MANILA — Officials from the U.S. Embassy in the Philippines joined Philippine government and project partners in celebrating the conclusion of the United States Agency for International Development’s (USAID) Ecosystems Improved for Sustainable Fisheries (ECOFISH) Project held on May 26, 2017.
For the past five years, the P800 million ECOFISH project has successfully worked with national and local governments, the private sector, and local communities to conserve marine biodiversity, enhance ecosystem productivity, and improve fisheries and livelihoods in the Philippines.
USAID worked with the Bureau of Fisheries and Aquatic Resources (BFAR), local government units, civil society organizations, and the private sector to improve fisheries management and combat illegal fishing practices that threaten ecosystems and local economies.
Among the project’s achievements, the USAID ECOFISH project improved the management of more than 800,000 hectares of marine waters in 40 municipalities of the Philippines.
“In partnership with the Philippine government, the ECOFISH project improved biodiversity conservation in eight critical locations, ensuring that Filipinos, both today and in the future, benefit from productive fisheries and the robust ecosystem services that healthy marine environments provide,” said U.S. Embassy Chargé dAffaires Michael Klecheski in his remarks during the closing ceremony.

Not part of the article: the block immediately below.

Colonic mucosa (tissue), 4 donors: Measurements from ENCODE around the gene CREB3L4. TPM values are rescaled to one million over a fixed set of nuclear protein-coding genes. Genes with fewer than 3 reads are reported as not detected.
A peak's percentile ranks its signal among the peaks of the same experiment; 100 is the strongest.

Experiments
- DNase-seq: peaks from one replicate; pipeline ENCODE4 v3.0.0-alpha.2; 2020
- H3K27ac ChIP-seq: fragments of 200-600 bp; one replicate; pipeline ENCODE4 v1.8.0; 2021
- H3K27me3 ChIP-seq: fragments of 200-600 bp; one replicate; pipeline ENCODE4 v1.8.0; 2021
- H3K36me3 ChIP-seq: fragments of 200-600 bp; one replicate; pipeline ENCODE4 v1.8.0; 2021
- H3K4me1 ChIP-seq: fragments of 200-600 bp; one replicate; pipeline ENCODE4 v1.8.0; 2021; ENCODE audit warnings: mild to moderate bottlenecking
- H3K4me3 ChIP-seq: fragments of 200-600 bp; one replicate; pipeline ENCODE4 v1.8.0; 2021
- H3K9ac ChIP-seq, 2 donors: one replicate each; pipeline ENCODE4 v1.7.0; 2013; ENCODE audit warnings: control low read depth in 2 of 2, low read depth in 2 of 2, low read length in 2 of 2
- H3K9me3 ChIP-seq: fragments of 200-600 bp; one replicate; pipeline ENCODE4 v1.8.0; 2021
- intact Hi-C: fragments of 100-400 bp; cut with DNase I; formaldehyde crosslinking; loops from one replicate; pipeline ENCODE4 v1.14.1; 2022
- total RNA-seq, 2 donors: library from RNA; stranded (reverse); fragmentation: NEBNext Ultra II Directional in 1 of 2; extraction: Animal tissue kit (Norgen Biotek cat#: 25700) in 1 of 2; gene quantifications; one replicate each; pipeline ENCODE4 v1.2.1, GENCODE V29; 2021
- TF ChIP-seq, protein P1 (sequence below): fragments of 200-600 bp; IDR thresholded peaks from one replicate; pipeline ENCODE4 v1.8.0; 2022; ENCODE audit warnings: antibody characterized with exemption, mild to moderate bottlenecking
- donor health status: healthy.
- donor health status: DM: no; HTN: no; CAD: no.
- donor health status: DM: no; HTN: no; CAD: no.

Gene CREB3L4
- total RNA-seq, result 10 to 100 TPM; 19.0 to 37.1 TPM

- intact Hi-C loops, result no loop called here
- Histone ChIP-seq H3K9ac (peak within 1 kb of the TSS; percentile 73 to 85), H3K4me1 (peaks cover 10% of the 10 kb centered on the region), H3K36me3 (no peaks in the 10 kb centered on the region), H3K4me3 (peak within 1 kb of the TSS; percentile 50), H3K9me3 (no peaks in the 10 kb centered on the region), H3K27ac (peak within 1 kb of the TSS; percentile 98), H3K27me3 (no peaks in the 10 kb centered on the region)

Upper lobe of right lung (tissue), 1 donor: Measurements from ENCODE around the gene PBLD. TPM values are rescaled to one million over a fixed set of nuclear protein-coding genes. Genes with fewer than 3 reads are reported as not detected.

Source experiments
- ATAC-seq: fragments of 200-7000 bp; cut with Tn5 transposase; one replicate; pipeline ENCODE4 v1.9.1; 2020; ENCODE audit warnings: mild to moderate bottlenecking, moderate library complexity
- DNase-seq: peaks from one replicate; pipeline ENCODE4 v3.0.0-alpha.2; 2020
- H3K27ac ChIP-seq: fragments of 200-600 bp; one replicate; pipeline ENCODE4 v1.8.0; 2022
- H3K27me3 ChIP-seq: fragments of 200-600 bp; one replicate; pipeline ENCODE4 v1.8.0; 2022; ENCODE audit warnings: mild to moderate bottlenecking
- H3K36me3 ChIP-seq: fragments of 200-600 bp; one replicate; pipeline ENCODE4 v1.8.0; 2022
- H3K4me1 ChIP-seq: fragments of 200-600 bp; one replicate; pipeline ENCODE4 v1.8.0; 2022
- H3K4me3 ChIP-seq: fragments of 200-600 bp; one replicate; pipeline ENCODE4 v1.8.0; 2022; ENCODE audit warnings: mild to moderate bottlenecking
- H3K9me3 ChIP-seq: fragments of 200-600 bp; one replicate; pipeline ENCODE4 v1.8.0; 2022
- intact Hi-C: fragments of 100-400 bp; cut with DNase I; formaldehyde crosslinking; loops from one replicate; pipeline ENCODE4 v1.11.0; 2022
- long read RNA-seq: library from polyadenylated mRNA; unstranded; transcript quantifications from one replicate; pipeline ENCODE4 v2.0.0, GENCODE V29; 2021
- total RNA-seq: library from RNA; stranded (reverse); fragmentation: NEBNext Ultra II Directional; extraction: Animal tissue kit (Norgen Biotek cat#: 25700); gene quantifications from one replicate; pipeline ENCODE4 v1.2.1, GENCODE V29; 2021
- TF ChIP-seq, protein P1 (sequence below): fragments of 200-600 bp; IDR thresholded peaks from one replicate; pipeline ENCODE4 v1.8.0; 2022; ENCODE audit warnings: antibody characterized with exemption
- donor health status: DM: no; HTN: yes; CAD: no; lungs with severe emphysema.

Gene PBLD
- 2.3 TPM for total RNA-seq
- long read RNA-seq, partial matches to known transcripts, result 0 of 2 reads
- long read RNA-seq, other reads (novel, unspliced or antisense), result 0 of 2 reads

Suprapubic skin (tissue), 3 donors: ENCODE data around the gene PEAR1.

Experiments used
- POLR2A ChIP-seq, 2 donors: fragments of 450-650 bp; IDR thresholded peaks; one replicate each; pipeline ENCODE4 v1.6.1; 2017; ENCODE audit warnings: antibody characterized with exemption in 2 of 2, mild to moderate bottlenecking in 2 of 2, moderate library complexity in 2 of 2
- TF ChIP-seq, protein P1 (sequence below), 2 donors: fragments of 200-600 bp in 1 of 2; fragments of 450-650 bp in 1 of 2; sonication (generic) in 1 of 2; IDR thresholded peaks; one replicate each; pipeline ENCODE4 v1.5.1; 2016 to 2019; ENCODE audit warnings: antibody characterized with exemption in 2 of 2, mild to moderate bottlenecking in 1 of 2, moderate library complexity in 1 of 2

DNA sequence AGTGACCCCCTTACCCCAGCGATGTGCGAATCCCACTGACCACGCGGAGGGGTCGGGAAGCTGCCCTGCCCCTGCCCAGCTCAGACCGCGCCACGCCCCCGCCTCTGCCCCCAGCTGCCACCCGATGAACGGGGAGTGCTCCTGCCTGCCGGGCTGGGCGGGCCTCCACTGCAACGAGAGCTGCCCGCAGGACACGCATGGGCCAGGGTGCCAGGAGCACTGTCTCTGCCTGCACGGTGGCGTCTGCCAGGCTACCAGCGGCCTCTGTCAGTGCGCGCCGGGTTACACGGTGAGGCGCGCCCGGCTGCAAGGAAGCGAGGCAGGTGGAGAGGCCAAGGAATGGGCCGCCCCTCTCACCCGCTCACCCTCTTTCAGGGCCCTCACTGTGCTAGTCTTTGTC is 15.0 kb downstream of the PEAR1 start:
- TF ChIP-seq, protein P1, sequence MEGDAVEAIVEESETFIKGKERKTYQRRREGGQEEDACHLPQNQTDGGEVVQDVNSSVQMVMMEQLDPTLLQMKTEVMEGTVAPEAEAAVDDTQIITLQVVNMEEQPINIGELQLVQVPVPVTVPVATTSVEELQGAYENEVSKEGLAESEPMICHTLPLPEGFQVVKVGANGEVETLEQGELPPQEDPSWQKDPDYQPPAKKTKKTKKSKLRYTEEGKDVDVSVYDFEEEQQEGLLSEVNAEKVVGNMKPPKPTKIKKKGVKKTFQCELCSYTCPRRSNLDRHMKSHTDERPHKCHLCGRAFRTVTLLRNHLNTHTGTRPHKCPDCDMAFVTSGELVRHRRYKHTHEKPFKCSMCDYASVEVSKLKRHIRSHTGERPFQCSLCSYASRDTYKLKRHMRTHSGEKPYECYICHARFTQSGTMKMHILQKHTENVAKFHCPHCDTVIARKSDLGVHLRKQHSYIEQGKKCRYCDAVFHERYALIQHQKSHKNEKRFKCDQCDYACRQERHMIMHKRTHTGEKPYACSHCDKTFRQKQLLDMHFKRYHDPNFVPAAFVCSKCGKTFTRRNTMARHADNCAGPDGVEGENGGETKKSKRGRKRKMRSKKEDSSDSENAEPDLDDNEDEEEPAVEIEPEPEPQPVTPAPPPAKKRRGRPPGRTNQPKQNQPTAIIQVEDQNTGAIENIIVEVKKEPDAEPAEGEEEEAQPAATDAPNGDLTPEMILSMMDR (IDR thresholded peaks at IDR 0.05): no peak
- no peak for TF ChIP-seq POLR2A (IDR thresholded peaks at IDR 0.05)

In her keynote speech, Vice President Leni Robredo noted the partnership of the United States and the Philippines in protecting marine biodiversity and the sustainability of fisherfolks’ way of life.
“As stewards of this planet, we must ensure that our natural resources are efficiently managed for future generations. This includes the conservation and protection of our waters and marine life,” Robredo said.
In partnership with BFAR, USAID’s ECOFISH project leaves a legacy of positive change that will foster future initiatives for the conservation, protection, and sustainable management of Philippine coastal and ocean resources. (US Embassy report)